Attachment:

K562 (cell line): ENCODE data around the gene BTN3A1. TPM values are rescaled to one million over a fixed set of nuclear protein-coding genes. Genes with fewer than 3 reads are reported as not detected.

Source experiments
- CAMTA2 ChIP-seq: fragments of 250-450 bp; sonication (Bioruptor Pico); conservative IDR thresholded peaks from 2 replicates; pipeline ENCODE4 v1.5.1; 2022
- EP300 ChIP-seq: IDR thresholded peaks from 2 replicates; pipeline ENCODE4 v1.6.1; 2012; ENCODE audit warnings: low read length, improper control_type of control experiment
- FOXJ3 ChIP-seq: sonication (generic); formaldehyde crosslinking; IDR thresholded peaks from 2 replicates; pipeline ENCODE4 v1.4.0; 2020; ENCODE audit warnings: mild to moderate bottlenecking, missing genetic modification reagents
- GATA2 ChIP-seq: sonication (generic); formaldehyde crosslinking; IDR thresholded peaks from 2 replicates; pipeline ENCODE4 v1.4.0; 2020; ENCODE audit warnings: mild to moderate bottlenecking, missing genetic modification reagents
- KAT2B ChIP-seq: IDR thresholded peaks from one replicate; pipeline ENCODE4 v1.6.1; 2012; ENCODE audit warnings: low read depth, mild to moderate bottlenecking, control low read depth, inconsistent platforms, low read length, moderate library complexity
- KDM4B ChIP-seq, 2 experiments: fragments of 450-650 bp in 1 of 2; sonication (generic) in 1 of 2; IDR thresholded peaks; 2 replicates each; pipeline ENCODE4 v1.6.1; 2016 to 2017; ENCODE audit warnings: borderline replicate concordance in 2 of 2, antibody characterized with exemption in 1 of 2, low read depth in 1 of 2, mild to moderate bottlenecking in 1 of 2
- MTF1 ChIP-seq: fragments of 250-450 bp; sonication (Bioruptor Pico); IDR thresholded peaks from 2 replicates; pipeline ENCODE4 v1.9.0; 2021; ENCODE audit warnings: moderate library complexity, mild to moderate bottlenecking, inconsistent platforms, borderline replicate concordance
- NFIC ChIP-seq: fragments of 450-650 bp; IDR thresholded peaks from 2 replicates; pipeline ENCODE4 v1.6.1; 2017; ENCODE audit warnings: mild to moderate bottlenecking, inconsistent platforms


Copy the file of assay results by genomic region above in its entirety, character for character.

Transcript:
K562 (cell line): ENCODE data around the gene BTN3A1. TPM values are rescaled to one million over a fixed set of nuclear protein-coding genes. Genes with fewer than 3 reads are reported as not detected.

Source experiments
- CAMTA2 ChIP-seq: fragments of 250-450 bp; sonication (Bioruptor Pico); conservative IDR thresholded peaks from 2 replicates; pipeline ENCODE4 v1.5.1; 2022
- EP300 ChIP-seq: IDR thresholded peaks from 2 replicates; pipeline ENCODE4 v1.6.1; 2012; ENCODE audit warnings: low read length, improper control_type of control experiment
- FOXJ3 ChIP-seq: sonication (generic); formaldehyde crosslinking; IDR thresholded peaks from 2 replicates; pipeline ENCODE4 v1.4.0; 2020; ENCODE audit warnings: mild to moderate bottlenecking, missing genetic modification reagents
- GATA2 ChIP-seq: sonication (generic); formaldehyde crosslinking; IDR thresholded peaks from 2 replicates; pipeline ENCODE4 v1.4.0; 2020; ENCODE audit warnings: mild to moderate bottlenecking, missing genetic modification reagents
- KAT2B ChIP-seq: IDR thresholded peaks from one replicate; pipeline ENCODE4 v1.6.1; 2012; ENCODE audit warnings: low read depth, mild to moderate bottlenecking, control low read depth, inconsistent platforms, low read length, moderate library complexity
- KDM4B ChIP-seq, 2 experiments: fragments of 450-650 bp in 1 of 2; sonication (generic) in 1 of 2; IDR thresholded peaks; 2 replicates each; pipeline ENCODE4 v1.6.1; 2016 to 2017; ENCODE audit warnings: borderline replicate concordance in 2 of 2, antibody characterized with exemption in 1 of 2, low read depth in 1 of 2, mild to moderate bottlenecking in 1 of 2
- MTF1 ChIP-seq: fragments of 250-450 bp; sonication (Bioruptor Pico); IDR thresholded peaks from 2 replicates; pipeline ENCODE4 v1.9.0; 2021; ENCODE audit warnings: moderate library complexity, mild to moderate bottlenecking, inconsistent platforms, borderline replicate concordance
- NFIC ChIP-seq: fragments of 450-650 bp; IDR thresholded peaks from 2 replicates; pipeline ENCODE4 v1.6.1; 2017; ENCODE audit warnings: mild to moderate bottlenecking, inconsistent platforms